My father told me at that time one could buy a pork loin for 50 cents. Problem no one had 50 cents to buy it with.

What would happen today with a store full of groceries and no one had any money?

RStiefel
07-06-2008, 04:09 PM
and might not. Market speculation drives most of it. Look what speculation has done to the price of gas. Saving as much as possible now, and cutting back on spending might be a good thing to do right now. It doesn't have everything to do with it, but the spending during time of war is a big culprit. Remember the fighting with America and the Brits? They finally agreed it was destroying the economy in both countries and put an end to it. They happen to be our greatest allies also. We have helped one another through tough times before, and we'll do it again.

Old Timer
07-06-2008, 04:19 PM
Beemanbeme

I think we may have priced ourselves out of the comp. However if we were not competing with third world countries that would not be the case.

We have just let too many jobs exit the country.
America needs to rely on America. Keep those companies and jobs here. If we let Zenith go to Mexico, (and they did in 1987 and I lost my job) then when we decide to make TV's here we have to compete with the Mexicans.

OT

rhaney2
07-06-2008, 04:20 PM
My Mother and Father were married in Sept 31. That was about as depressed as it got. There was not a lot of inflation. The dollar was still tied to gold and it could not be printed like today.

My father told me at that time one could buy a pork loin for 50 cents. Problem no one had 50 cents to buy it with.

What would happen today with a store full of groceries and no one had any money?

Yep,and President Hoover promised to put a car in every garage,he suceeded,there was no money to buy gas and no gas,so they put them in their garages.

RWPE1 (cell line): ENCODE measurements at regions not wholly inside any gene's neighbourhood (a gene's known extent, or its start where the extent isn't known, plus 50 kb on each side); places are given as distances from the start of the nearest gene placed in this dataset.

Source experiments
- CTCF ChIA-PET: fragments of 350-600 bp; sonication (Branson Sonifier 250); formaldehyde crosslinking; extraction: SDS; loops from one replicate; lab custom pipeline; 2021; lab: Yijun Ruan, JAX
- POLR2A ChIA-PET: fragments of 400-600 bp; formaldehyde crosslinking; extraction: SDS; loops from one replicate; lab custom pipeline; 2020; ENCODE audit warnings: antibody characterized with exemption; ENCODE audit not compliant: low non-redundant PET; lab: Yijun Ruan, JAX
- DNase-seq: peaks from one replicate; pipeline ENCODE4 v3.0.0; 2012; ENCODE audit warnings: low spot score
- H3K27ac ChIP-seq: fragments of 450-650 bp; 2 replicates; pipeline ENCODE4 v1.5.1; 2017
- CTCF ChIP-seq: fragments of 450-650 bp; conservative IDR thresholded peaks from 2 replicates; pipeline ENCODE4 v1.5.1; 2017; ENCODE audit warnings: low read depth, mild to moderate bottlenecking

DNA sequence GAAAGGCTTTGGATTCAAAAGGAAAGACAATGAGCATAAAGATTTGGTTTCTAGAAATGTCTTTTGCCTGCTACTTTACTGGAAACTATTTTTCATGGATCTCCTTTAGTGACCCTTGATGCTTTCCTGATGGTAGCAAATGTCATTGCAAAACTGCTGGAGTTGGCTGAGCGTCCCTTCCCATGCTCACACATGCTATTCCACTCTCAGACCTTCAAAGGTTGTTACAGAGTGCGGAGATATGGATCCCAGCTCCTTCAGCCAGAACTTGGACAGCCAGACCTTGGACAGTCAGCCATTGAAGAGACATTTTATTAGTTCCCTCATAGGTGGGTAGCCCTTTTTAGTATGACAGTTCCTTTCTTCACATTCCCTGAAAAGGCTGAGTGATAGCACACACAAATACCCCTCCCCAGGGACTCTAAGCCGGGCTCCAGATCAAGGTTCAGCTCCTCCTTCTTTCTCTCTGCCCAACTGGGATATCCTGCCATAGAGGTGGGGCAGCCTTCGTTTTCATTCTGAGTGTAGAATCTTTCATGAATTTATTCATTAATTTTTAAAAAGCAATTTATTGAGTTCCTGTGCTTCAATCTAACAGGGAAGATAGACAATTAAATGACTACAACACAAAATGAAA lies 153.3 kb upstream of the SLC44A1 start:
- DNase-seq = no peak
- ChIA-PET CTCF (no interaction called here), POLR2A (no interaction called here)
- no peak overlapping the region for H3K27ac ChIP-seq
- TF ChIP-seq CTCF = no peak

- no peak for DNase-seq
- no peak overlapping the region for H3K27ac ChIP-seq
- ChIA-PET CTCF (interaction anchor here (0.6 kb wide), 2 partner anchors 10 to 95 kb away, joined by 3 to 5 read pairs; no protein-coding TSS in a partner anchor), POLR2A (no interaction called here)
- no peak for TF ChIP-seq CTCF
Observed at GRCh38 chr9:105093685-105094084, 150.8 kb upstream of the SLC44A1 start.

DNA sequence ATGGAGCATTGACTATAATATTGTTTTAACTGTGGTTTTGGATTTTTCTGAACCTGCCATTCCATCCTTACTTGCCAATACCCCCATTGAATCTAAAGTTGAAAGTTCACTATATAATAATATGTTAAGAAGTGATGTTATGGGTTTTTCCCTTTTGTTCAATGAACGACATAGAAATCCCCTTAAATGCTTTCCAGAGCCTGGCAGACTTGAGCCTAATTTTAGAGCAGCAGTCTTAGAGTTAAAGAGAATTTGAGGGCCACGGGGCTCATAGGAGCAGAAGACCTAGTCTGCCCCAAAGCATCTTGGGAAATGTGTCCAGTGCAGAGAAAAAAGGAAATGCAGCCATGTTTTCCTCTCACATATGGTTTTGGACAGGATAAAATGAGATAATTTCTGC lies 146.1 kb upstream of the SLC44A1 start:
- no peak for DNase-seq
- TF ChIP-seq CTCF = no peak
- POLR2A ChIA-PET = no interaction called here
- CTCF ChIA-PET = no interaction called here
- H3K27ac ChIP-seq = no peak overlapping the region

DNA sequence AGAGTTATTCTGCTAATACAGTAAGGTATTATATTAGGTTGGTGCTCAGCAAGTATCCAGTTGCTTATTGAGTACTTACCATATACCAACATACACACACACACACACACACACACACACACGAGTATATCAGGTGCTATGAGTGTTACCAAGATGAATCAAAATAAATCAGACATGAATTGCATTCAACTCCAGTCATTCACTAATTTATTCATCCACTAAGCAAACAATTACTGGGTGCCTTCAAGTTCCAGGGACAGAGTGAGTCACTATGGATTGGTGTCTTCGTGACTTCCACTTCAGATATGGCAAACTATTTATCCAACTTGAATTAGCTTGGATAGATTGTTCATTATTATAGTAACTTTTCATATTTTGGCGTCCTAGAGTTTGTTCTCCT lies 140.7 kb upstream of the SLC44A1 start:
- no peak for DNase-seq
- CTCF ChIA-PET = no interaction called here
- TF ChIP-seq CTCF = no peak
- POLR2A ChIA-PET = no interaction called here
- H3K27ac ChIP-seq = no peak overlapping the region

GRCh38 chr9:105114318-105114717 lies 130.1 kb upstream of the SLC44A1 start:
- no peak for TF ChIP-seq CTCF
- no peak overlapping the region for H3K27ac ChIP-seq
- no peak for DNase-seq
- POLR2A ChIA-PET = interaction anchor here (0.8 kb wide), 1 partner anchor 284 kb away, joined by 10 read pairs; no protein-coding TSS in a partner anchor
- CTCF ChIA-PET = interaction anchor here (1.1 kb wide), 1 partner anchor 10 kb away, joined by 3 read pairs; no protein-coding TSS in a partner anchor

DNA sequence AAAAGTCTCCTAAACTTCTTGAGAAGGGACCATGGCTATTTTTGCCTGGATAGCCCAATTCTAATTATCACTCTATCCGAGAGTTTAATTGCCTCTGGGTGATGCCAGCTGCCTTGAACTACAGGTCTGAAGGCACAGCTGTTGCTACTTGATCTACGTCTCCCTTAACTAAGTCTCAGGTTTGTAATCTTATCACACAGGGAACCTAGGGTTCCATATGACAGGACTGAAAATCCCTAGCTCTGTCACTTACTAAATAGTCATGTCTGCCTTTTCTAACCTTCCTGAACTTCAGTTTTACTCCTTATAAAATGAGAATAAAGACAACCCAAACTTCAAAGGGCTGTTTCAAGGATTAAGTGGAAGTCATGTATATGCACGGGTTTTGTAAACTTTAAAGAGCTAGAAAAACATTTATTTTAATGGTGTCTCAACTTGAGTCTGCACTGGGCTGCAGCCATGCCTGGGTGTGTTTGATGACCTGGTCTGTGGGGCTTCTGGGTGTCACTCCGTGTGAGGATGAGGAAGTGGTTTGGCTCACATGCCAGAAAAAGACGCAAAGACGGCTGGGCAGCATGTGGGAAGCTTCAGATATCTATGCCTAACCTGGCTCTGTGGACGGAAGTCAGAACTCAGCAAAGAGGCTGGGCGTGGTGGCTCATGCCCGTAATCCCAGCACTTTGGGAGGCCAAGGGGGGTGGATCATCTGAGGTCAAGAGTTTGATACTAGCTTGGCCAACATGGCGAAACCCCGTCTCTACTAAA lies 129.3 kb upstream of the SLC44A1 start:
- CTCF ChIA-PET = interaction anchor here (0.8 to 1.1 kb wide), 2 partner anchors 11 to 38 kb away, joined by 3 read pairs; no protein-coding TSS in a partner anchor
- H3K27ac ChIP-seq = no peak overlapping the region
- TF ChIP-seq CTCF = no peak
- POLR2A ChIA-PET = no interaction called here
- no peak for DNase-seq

Yep,i remember my granddad talk about buying a piece of meat for a nickle,double cola was 3 cents and eggs was the best thing to trade.

Rusty Carr
07-06-2008, 05:28 PM
I've been gone for two weeks, and didn't know you or know of you before I left, but with your mention of the fair tax, I believe we can be friends. I urge everyone to read both the fair tax books, the books themselves and not what someone wrote about the books, with an open mind. I believe that this program is the answer to impending recession, and to keeping jobs in this country. As I said, read the books, with an open mind, and I truly believe that the intelligent among us will be persuaded. It should not be a partisan issue, other than the fact than one party generally has a higher IQ level than the other. Mr. D. especially, I know you to be an intelligent, fair minded individual, and we have had this discussion before, so what about it? Well, glad to be back, Africa was great, the hunting, the hospitality, the food, everything. RUSTY CARR ( CAP LOCK IS STUCK)>

Bill Wynne
07-06-2008, 05:51 PM
Good to see you back Rusty.

When you get time, tell us about your trip in a fresh post. Photos and all.

Concho Bill

overbore
07-07-2008, 06:44 AM
where in Africa? I spent many years there flying for Pan Am and had the opportunity to understand the African mind set and see that certain new policies here would make us Zimbabwe North. For those of you not familiar, that nation once fed the continent but now it is ruined with rampant inflation and food shortages---. figure out why, Friends. The climate, soil and markets have not changed--.

As to our state of affairs, Newsmax, 7 July 08 has a new article confirming that high oil prices are going to be a fact of life for us , US --unless of course--Mr. Change is going to change the Law of Supply and Demand. Government stupidity is the problem; not the answer; consequently the investment markets are going south--- as they go so go jobs. It is that painful and that factual.

Old Timer - a Good Job, Sir. Cordially, Overbore

crb
07-07-2008, 07:32 AM
There is so much out of anyone's control that there is no telling what the future holds. I think a period of higher inflation is inevitable.

Real wages need to increase because everything is costing more due to higher oil prices. When the wages increase somebody has to pay that money and it will be the consumer. This means that his higher wage will still have less buying power than before.

Disposable income will be the first thing hit. Then people start to lose jobs in the entertainment sector, hotel industry, travel industry, boating, hunting, shooting, etc. This will send big ripples out to the rest of the economy.

And what happens when the middle east finally blows up ? Somewhere along the way Iran will either be attacked or will get the bomb and use it directly or indirectly [ extortion ]. What is going to happen to oil prices then ?

How long before we start looking back at the Cold War as 'the good old days' ?